Myotherapy is one of several forms of physical therapy designed to either treat or prevent pain in the soft tissue, as well as restricted joint movement caused by various muscle dysfunctions. If you’ve started to look for myotherapy in Melbourne, it could well be that you’re in need of relief from myofascial pain, perhaps as a supplemental therapy to ongoing medical treatment.
A typical myotherapy session usually involves using trigger point therapy, massage and similar physical therapy techniques with the aim of repairing both your muscles and your skeletal structures. Treatment plans can involve massage, cupping therapy, dry needling, hot and cold therapy, trigger point therapy, posture-correction exercises, and more.
So how do you know if myotherapy might serve you in your quest for relief?
Using Myotherapy for Pain Relief
Sufferers of both acute and chronic pain can find some much-needed relief in working with a trained myotherapist. The cause of your pain could be old age, or perhaps the lasting result of a sports injury, or something else, the principle remains the same, which is to use the various techniques described above to restore the proper integrity of your soft tissue, muscles, joints and skeletal structures.
As a supplement to regular medical treatment for such injuries and problems, myotherapy can indeed provide significant relief for those in pain. What’s more, it’s a great option for those in pain who are looking or hoping to avoid overly relying on harsh pain killers and would like alternatives to support their pain relief day to day.
Using Myotherapy for Relief of Stress and Anxiety
An important underlying principle of myotherapy, as with many alternative medical approaches, is taking a more holistic view of one’s health. Acute and chronic pain can be exacerbated and prolonged when the sufferer is also subject to extreme stress and anxiety. Even if the pain itself isn’t greater, it can at least feel greater to the recipient when it’s mixed with these kinds of mental health issues.
The massage techniques used within myotherapy in particular are known to have a very positive side effect on stress, helping to reduce it as the myofascial pain also starts to melt away. In some ways, it’s like removing one of the cruxes of a vicious cycle. The pain fuels the anxiety, which makes the pain seem worse, which grows the anxiety, and so on. Therefore, myotherapy to treat physical pain has the added effect of reducing the stress and anxiety that fuel it.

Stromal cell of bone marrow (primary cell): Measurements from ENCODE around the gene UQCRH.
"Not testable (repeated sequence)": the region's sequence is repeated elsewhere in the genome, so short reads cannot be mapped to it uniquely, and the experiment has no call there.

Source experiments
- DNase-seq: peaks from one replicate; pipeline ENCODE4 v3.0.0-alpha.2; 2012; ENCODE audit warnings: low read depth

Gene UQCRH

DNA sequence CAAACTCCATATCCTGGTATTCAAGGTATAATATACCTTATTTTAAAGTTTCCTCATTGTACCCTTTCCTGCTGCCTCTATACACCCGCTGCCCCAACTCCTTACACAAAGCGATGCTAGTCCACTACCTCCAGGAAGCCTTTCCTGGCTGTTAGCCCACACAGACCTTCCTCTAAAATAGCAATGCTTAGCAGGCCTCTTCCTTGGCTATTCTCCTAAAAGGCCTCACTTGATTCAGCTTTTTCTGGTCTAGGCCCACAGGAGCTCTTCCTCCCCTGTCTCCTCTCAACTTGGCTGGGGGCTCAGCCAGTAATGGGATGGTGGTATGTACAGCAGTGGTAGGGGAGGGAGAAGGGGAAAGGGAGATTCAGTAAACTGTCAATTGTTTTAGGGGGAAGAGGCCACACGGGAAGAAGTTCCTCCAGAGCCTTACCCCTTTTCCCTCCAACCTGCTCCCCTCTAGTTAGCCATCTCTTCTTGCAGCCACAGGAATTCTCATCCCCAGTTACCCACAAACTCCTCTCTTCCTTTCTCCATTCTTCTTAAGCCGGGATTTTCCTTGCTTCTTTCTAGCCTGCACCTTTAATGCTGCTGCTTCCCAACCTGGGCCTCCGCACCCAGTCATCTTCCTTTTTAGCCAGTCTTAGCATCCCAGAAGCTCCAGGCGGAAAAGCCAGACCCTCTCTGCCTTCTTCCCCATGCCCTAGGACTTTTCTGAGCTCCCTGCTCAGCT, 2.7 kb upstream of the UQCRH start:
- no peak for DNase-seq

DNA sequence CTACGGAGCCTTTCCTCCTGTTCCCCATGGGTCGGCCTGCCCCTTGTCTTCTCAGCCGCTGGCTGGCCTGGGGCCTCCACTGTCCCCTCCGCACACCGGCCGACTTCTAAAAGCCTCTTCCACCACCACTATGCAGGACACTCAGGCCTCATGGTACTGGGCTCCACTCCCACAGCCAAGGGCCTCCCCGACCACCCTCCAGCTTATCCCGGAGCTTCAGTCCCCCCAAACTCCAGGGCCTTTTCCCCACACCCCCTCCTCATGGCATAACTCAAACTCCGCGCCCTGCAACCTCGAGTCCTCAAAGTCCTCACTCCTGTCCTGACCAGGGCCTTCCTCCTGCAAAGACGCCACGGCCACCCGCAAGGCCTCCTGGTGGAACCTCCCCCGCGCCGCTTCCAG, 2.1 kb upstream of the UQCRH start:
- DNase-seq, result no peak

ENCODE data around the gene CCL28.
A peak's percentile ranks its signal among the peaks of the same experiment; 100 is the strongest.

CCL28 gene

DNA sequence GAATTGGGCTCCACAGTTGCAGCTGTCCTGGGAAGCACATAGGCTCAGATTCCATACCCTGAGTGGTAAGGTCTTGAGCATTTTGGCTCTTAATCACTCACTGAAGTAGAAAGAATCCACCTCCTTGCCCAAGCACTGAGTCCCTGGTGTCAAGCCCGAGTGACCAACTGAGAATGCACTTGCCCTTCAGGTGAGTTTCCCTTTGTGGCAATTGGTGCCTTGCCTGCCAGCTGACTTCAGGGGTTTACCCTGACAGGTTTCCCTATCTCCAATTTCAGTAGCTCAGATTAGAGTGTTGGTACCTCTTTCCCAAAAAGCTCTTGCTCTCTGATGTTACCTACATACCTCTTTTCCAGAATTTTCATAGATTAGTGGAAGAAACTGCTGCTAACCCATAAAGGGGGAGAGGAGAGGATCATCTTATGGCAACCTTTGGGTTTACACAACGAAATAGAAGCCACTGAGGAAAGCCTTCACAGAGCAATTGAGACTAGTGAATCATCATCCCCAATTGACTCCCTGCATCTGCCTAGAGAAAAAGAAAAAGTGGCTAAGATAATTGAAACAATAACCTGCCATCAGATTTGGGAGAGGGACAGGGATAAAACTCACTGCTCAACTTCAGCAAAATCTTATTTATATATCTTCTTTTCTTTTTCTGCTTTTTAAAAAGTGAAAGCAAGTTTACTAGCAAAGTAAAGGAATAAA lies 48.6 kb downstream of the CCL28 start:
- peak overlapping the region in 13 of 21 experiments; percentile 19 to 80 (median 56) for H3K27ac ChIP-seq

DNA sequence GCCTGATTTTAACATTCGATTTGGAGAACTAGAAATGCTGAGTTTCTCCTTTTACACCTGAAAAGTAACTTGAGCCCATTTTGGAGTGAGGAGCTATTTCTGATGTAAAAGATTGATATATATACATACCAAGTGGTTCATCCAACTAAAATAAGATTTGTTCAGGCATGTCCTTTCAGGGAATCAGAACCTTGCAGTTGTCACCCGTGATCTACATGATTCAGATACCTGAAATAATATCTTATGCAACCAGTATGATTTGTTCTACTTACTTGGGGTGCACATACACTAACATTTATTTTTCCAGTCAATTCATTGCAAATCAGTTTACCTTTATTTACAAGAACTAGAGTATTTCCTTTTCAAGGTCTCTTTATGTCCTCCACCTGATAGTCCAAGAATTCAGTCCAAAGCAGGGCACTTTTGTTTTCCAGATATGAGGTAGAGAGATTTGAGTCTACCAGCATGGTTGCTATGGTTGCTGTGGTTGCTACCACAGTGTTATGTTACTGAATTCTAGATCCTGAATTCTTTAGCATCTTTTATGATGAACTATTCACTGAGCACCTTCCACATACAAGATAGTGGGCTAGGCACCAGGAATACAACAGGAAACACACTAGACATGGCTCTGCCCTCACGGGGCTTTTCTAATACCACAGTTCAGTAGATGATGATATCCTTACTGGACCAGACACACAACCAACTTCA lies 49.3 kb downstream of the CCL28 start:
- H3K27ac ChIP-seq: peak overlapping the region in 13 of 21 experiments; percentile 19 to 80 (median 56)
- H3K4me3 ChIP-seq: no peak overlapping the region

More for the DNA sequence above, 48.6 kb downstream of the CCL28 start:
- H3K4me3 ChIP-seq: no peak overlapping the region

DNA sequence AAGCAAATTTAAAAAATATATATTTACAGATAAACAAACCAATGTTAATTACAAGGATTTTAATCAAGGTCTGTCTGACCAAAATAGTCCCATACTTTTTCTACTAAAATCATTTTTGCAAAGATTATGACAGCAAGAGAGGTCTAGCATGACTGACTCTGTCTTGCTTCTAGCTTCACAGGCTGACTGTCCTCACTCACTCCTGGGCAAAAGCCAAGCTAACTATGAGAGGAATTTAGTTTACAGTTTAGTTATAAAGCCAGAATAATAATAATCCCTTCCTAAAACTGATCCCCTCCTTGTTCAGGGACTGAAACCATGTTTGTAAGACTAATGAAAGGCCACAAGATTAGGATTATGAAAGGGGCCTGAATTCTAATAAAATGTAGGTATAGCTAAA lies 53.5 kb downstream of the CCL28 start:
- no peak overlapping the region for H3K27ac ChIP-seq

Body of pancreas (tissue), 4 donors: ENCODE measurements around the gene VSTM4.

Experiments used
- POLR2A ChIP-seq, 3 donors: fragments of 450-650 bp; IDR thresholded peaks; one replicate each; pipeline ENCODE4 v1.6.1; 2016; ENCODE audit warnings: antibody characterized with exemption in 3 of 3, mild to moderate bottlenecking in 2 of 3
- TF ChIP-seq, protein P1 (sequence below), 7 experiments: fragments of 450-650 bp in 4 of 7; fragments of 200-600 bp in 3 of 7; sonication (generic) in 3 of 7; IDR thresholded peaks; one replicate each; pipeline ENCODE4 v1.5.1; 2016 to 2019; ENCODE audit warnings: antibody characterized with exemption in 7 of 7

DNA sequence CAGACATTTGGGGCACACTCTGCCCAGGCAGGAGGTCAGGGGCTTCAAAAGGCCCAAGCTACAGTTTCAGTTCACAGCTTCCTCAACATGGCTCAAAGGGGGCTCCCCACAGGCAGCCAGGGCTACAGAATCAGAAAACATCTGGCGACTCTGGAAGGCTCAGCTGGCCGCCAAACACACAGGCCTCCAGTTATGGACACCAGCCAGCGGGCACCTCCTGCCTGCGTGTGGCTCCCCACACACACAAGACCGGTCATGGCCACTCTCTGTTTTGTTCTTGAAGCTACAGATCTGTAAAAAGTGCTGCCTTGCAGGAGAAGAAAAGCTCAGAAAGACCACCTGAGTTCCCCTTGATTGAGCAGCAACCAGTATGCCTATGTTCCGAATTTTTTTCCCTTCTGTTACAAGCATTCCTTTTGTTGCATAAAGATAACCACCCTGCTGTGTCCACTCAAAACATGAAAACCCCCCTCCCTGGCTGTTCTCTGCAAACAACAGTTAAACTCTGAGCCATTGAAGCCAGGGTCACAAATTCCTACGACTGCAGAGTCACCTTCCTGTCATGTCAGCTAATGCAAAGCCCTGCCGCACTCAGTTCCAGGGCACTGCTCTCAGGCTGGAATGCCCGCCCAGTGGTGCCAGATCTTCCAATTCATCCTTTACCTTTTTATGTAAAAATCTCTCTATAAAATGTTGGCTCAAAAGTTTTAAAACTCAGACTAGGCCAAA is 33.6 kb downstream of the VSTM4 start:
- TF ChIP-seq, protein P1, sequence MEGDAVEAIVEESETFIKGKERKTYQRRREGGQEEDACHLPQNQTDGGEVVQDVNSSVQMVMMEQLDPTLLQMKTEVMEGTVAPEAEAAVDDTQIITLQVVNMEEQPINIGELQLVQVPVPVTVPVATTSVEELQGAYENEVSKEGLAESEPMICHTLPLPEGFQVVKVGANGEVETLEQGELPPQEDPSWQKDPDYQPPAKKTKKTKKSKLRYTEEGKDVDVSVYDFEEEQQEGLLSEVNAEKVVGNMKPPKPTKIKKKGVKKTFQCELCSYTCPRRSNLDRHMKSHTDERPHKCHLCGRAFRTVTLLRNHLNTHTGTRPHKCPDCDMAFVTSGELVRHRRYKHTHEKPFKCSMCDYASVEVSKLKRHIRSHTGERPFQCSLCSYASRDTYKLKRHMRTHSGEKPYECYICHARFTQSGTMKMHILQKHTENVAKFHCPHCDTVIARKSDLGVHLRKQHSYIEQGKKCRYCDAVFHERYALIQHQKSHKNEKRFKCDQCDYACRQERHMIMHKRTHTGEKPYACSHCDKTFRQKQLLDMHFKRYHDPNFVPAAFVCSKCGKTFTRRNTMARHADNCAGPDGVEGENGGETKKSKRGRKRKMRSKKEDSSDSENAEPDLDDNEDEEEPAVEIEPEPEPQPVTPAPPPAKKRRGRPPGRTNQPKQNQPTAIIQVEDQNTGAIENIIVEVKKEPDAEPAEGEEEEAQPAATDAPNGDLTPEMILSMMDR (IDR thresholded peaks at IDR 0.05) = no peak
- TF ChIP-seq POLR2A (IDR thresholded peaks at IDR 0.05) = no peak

Using Myotherapy to Help Recover from Sports Injuries
Australia is a sports-loving nation, and many of the sports we love are high-contact and high-aggression sports such as rugby and Aussie Rules. Even the non-aggressive sports we love such as swimming, surfing, and tennis can easily end in injury, however, and myotherapy can be an excellent supplemental treatment to help athletes recover and either get back into the sports they love, or at least go on with their lives without all the pain that goes with certain injuries.
Myotherapists can use their knowledge and skills to assess the extent of muscle damage and joint restriction and work to restore it back to normal. Myotherapy is also increasingly used not as a reactive method to treat sports injuries, but as a preventative measure to help stop them from happening in the first place. Restoring muscles and other soft tissue back to proper equilibrium after exertion is a great way to ensure the body is ready for the stresses of another sports event coming later in the calendar.
Using Myotherapy to Help During Pregnancy
Finally, myotherapy can also be used to help expecting mothers gain relief from sore muscles, general aches and pains, not to mention hormonally driven problems such as mood swings. Pregnancy often means certain medications are restricted to women, leaving myotherapy and similar alternatives as attractive options.